NEW YORK (11/18/11)--Although credit card issuers--including credit unions--are wooing new accountholders aggressively by offering teaser rates and sign-up bonuses, holding on to these new member/customers will be a challenge, according to a new study.
Credit unions especially should take note in light of all the new members they attracted (and are still attracting) surrounding the events of Bank Transfer Day, the day that was earmarked to switch accounts from big banks to credit unions and local community banks. Although most of credit unions' new business is tied to new checking accounts, they will be cross selling other products, including credit cards, to those new members and will need to know the trends aimed at retaining the new members.
Common methods to attract new credit card account holders include offering 0% rates on balance transfers, or supercharged air miles and hotel points as bonuses for signing up for a new credit card, said a survey conducted by Cardbeat, a syndicated research publication of New York and London-based Auriemma Consulting Group (ACG).
Zero percent offers for balance transfers were a hallmark of the pre-recession economy, but this time the offers are different, said Auriemma in a press release (Business Wire Nov. 15). For example, the offers are mainly for the most creditworthy consumers. And issuers are trying new tactics to combat "rate surfing," said Dr. Patricia Sahm, managing director at ACG.
"Consumers told us that their primary reason for acquiring a card was the APR [annual percentage rate], and it was also the primary reason for cancelling the same card once the teaser rate expired," Sahm said. "Now we see issuers offering zero interest with very long time frames, such as over a year on new purchases as well as promo checks."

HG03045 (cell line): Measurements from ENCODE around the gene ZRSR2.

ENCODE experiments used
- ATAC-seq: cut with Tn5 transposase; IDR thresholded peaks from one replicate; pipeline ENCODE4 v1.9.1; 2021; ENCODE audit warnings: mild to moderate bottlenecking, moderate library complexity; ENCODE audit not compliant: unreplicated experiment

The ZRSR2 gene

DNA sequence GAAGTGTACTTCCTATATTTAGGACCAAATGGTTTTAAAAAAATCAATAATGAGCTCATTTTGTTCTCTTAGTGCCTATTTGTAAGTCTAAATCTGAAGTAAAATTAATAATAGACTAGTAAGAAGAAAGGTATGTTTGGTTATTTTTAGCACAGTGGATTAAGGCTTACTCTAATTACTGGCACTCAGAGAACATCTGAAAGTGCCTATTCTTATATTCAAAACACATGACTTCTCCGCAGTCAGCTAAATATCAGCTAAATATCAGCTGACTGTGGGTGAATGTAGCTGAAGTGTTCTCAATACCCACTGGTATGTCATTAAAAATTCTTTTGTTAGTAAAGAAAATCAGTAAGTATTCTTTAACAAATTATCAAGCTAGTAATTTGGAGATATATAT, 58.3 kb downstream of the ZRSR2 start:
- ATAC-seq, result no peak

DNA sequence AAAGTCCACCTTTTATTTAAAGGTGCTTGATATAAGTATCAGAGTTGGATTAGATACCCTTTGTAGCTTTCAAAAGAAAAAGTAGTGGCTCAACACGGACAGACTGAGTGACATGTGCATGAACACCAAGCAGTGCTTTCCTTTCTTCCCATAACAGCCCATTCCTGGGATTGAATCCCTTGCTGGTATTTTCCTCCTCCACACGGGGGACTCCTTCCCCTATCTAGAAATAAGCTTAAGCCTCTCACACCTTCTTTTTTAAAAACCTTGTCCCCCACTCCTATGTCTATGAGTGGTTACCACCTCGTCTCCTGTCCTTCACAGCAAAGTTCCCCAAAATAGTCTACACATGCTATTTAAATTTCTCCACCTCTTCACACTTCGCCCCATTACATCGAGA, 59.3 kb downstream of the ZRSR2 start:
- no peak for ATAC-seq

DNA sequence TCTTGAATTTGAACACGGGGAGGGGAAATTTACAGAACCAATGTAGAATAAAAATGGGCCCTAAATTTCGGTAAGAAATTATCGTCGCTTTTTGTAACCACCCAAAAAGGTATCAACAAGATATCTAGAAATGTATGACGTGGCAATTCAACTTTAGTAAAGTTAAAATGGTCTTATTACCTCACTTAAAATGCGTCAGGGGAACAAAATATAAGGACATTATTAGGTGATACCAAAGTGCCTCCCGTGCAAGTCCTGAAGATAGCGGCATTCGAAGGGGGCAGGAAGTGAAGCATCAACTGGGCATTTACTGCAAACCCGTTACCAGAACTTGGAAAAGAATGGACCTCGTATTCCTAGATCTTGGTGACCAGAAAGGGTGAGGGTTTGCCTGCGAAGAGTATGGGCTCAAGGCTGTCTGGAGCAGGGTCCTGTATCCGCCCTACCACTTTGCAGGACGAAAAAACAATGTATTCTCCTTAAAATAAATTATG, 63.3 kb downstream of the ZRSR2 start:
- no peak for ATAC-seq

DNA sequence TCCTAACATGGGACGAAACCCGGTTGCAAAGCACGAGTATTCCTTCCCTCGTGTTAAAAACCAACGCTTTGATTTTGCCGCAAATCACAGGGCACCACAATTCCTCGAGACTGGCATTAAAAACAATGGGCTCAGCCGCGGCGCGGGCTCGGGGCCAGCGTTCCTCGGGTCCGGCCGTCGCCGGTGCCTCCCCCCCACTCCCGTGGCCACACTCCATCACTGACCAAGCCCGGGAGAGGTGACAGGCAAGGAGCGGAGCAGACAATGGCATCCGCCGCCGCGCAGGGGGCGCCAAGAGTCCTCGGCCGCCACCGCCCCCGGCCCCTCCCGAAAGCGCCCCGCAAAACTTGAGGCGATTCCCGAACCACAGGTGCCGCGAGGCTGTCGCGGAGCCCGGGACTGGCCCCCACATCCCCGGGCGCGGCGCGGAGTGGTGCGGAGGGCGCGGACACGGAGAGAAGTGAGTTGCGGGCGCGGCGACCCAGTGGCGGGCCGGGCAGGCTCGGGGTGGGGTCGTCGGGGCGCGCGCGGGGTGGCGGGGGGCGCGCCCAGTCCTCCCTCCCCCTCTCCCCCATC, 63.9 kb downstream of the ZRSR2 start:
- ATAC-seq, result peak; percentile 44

Card issuers must get the member/customer to actually use the new card--a big step, Sahm said. In a recent Cardbeat survey, 40% of respondents who had cancelled a card during the previous six months said they never or rarely used the card.
Teaser rates appeal mostly to people who usually carry balances. However, consumers who pay their monthly balance in full like the airline and hotel bonus offers.
In the past, sign-up bonuses were usually 10,000 to 25,000 miles or points. Now many travel companies are offering 50,000 or more points and waiving the first year's annual fee. The travel/entertainment segment of consumers aren't interested in rate surfing. Instead, they engage in "travel hacking," collecting as many different cards they can. Some boast 20 different cards in their dresser drawer, and they aren't spending time managing those accounts, said Sahm.
"Because most travel-oriented cards have an annual fee, the issuer has less of an issue with inactive accounts," Sahm said. "Annual fees have the dual benefit of adding a revenue stream and of forcing the usage issue: if you pay an annual fee, you need to use the card to justify it."
The Web-based survey polled 400 credit card users in the U.S.